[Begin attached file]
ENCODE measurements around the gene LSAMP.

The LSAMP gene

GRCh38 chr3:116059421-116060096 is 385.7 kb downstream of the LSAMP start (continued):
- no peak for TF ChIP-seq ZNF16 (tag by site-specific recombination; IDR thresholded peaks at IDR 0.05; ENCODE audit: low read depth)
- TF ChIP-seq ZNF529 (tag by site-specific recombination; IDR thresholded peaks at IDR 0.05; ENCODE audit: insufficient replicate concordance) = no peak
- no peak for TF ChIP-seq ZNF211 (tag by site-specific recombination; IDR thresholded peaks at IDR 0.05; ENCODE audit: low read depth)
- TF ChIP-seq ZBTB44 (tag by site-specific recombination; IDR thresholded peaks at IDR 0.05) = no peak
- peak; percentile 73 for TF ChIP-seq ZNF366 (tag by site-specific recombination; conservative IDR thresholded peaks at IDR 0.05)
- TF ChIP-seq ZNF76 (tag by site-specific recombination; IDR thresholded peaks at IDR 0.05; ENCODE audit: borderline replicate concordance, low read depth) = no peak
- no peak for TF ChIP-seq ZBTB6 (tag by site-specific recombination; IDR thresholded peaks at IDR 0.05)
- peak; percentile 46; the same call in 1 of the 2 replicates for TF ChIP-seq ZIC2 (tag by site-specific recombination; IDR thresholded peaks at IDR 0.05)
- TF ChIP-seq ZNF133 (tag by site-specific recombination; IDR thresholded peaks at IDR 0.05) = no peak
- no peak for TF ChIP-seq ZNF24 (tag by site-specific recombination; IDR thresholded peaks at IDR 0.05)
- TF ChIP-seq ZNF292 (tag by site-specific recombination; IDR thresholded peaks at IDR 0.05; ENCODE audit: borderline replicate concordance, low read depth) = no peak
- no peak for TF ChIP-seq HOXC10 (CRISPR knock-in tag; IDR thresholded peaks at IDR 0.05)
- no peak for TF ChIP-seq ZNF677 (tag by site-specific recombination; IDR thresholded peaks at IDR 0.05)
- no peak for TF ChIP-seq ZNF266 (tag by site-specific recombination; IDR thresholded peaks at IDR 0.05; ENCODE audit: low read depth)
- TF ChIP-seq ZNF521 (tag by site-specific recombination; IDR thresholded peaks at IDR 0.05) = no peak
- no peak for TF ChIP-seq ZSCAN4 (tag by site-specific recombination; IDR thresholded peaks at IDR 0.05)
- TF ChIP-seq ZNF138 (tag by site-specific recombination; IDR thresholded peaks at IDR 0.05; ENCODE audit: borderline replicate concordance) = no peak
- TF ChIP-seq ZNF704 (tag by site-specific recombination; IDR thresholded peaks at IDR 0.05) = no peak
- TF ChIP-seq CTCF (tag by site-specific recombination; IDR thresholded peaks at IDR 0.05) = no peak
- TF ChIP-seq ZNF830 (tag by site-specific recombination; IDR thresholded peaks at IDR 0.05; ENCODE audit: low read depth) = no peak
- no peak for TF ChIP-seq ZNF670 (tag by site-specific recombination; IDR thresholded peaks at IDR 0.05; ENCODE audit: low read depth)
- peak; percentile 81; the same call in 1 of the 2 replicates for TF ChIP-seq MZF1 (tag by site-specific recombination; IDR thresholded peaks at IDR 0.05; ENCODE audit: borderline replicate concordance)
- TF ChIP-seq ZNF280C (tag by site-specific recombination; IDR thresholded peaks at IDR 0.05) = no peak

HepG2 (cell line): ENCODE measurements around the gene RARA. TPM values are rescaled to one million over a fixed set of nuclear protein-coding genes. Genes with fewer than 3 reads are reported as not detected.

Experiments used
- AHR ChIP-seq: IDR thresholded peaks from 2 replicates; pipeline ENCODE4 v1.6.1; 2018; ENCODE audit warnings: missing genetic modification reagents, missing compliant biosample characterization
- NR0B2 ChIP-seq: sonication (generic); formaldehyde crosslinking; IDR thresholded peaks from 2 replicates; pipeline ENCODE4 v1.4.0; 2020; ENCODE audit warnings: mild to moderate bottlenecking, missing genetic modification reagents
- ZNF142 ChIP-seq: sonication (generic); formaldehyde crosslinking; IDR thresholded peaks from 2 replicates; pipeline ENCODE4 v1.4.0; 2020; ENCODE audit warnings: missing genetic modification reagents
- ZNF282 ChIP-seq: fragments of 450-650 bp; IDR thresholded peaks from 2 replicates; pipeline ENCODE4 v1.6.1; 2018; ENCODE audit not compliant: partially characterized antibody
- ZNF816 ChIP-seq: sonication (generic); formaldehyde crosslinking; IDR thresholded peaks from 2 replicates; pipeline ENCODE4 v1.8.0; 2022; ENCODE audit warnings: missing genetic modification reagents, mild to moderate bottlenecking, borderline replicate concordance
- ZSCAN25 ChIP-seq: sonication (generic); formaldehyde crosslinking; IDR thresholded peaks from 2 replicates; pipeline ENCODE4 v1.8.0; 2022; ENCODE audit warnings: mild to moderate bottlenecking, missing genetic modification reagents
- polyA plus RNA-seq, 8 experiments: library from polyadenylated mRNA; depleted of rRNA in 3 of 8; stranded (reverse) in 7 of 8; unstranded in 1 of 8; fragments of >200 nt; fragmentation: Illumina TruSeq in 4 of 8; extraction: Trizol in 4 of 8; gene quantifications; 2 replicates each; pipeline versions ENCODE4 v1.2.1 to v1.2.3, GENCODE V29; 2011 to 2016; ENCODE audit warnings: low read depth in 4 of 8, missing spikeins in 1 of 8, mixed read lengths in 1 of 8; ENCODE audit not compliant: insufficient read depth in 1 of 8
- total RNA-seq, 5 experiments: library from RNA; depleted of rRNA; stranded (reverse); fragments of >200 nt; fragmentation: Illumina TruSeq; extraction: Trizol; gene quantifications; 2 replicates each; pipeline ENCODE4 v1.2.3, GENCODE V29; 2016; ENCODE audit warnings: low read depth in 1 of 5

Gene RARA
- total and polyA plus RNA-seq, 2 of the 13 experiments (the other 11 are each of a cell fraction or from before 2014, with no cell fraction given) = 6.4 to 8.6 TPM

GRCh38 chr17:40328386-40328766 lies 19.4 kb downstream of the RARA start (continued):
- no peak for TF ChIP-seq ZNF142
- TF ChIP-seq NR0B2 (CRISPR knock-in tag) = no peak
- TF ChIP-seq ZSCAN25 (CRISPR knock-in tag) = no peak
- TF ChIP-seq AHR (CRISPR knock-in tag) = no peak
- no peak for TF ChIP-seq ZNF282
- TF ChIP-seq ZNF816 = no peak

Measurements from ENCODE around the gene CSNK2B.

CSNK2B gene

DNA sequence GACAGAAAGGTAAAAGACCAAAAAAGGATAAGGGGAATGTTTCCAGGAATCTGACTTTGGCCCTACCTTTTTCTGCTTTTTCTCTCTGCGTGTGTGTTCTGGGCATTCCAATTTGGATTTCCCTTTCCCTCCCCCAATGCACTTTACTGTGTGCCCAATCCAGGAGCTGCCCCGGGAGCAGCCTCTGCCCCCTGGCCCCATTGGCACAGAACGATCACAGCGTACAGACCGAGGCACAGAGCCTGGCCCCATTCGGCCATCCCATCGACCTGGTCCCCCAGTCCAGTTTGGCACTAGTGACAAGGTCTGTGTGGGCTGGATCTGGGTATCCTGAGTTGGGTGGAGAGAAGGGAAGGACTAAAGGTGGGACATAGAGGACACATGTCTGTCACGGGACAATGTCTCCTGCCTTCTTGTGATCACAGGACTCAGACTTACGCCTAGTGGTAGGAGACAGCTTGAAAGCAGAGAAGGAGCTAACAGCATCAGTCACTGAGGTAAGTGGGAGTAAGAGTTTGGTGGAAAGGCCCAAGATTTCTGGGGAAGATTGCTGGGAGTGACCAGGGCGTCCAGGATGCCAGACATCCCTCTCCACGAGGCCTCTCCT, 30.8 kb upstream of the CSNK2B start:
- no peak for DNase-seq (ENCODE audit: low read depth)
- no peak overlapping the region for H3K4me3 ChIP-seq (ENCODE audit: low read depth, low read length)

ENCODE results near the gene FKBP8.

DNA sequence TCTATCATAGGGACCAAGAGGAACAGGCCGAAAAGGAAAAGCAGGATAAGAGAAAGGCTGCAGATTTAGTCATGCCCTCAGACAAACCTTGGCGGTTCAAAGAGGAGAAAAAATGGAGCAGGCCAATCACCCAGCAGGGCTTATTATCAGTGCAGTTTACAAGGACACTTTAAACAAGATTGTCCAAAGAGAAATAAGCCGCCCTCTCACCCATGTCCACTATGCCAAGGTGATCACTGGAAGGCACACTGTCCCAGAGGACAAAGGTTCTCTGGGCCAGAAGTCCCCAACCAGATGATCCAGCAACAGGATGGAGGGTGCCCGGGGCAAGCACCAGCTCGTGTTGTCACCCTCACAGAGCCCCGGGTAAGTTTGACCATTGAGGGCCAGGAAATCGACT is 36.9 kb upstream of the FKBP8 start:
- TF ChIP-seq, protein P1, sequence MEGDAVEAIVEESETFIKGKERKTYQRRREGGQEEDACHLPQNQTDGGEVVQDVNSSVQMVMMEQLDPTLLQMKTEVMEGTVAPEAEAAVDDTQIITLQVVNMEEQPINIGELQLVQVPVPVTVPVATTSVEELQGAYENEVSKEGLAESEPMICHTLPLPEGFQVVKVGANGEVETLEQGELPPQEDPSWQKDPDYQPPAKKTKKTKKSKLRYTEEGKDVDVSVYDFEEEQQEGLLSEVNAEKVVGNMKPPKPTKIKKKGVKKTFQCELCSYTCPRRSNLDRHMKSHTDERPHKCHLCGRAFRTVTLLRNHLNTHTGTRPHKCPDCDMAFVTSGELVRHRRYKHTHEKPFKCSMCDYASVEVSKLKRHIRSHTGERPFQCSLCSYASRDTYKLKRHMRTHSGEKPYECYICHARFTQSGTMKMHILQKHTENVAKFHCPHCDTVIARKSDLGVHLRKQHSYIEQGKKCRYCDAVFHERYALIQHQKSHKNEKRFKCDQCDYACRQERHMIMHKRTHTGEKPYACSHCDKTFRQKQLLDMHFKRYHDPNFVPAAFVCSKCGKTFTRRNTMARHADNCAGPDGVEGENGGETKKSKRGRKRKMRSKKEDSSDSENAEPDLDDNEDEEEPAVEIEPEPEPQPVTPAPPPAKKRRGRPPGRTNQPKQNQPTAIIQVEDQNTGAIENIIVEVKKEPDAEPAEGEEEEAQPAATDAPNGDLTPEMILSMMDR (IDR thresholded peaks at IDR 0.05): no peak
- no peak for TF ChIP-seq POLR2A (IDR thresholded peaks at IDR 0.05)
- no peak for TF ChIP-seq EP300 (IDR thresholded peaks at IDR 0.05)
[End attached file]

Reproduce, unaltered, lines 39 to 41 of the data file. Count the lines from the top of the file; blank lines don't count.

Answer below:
GRCh38 chr17:40328386-40328766 lies 19.4 kb downstream of the RARA start (continued):
- no peak for TF ChIP-seq ZNF142
- TF ChIP-seq NR0B2 (CRISPR knock-in tag) = no peak